In A few days our eldest daughter, Celina Mikhaille, will be eleven. We have an eleven-year-old who will soon be turning into a teenager, then an adult.

I was jolted into this reality while sitting on my couch, trying to relax but suddenly invaded with quite alarming thoughts. Kayla has a social dance on the 6th of February, a junior prom-slash-'socials' of sorts for fifth and sixth graders. I do not know exactly how it's called, it's a dance... where my daughter will be asked to dance... by boys.

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Sure, I feel excited for my daughter (talking almost nonstop about practices and table etiquette lessons and such every dinner time) but I have that queasy feeling at the pit of my stomach. I realized it's her eleventh birthday in a few days, and bam!!! There is now that huge knot inside I cannot seem to dissolve with my all-time tranquilizer, Coca-Cola. Bringing her for gown fitting and seeing how she looked dazzling in it did not help.

We are blessed with three daughters who all seem too wise for their age (don't all mothers think that, anyway)... sometimes it feels like they were born adults, "old souls" as my Lolo Pedring tells them. More often than not it is easy to let them understand even the most complicated of things. We live in a world where there are a lot of strange things going on, and oftentimes you cannot simply evade their curious questions with "I'll explain when you are older", or "someday you will understand".

Sometimes you have to address the questions straight up, confident (or at least feeling so) that they can and should learn about it better from you than anyone else (complicated Math problems NOT included).

Well, even simple questions like - Kayla, when she was 2: "When a spider grows up does it become a crab?" ("No, baby, they are different species.") Gelai, when she was 5: "Ma, why is the girlfriend 'hot'?", when she heard "Don't cha think your girlfriend was hot like me?"("She's probably sick. Feverish.") Nadine, barely 3, when I told her she should always be good because Papa Jesus is watching, "Where? I can't see him aman (naman)" ("You can't but He is just here beside you". And she looked at me as if I were a basket case.)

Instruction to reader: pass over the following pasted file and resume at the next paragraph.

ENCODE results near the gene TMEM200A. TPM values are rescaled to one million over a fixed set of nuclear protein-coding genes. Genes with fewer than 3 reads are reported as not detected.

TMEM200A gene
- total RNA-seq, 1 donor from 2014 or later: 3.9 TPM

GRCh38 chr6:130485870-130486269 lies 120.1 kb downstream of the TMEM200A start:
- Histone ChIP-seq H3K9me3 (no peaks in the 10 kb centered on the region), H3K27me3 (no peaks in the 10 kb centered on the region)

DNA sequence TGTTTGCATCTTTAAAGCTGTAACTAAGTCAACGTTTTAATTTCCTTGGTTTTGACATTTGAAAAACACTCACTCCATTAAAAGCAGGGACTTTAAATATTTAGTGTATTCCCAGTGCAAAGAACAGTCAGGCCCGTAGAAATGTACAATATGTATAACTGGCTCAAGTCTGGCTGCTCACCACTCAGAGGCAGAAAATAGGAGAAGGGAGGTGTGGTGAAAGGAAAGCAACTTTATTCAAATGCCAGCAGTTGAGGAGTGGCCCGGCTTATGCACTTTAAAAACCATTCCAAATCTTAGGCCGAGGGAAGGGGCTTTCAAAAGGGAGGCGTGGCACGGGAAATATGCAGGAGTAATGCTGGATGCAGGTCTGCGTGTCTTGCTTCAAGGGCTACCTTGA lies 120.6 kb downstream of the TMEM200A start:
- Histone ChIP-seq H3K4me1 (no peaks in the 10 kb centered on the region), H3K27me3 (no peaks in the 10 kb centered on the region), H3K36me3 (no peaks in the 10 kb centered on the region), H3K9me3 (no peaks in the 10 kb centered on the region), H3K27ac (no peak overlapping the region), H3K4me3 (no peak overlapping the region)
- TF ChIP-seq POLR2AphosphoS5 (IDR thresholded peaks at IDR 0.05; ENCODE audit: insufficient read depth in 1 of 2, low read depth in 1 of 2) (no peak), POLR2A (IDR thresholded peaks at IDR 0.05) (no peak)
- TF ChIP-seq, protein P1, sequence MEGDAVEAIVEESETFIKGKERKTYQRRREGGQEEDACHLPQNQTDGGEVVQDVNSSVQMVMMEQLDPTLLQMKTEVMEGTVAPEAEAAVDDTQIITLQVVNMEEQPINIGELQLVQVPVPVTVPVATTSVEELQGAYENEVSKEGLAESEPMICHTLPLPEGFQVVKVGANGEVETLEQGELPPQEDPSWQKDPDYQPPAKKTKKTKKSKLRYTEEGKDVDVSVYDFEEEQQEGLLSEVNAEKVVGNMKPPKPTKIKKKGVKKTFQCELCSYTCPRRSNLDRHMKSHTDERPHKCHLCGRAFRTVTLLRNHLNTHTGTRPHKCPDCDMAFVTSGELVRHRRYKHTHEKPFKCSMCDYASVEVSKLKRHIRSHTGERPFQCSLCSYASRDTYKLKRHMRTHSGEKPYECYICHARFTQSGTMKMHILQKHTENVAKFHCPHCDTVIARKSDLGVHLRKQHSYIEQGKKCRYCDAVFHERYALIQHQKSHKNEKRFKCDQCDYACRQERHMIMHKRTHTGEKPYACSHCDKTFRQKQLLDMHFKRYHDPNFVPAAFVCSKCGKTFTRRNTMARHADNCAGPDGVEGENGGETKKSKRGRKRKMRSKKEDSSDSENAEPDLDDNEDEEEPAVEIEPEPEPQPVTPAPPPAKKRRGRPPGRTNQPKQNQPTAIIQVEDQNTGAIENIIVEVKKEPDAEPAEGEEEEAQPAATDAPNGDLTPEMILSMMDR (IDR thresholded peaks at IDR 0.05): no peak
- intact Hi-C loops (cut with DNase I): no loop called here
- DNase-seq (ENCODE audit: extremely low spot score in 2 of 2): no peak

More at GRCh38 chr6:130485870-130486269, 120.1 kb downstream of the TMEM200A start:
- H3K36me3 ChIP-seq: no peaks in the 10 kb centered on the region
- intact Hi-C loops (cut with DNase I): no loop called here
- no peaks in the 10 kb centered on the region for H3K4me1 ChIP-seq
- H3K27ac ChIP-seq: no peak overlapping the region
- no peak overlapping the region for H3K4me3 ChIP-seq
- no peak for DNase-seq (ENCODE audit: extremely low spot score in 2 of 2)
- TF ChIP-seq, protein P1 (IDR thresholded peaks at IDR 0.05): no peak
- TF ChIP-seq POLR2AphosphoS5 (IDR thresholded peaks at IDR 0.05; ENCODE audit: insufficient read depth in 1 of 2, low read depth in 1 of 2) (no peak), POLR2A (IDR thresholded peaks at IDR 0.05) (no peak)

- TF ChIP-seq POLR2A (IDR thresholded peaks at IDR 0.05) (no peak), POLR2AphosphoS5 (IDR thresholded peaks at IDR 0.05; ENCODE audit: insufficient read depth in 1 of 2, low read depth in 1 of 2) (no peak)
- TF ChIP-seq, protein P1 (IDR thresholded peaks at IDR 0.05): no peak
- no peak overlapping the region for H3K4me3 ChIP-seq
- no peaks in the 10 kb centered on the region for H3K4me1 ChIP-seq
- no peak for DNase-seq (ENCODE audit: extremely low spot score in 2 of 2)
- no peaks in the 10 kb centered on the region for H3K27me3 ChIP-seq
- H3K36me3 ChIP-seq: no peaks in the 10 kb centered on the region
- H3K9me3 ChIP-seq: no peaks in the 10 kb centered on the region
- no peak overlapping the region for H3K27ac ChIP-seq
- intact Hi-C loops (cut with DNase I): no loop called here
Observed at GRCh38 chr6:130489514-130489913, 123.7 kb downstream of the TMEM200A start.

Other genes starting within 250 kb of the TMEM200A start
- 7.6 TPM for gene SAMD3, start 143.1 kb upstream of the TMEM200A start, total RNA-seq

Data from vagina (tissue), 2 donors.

Our kids are exposed not only to the strangest things, but also to complicated relationships and family issues which are part of who they are, part of their lives.

We cannot shield them forever and leave them unaware of harsh realities. To deny them the truth and the explanations therefor would be to deny them a part of their person.

Contrary to what others may perceive, I have lived a relatively complicated existence, particularly in personal and family affairs. I am not ashamed, nor regretful - I am where I am, and I am trying my best to get where I want to be, complications and all.

As much as I would want to create a smooth road ahead for my kids, one with no turns, twists and rough spots, I cannot. It is probably best that way. It will help them deal with things, know how to address their problems, and teach them not to waste time on regrets.

All these in just one gown-fitting session? Oh no. I'm getting all old and sentimental.

Hand me that ice cold Coke now.

"There are only two lasting bequests we can hope to give our children. One of these is roots, the other, wings." - Hodding Carter

Happy birthday, Kayla. We love you and adore you everyday. (Regina May Cajucom)

(serendipity.couch@gmail.com).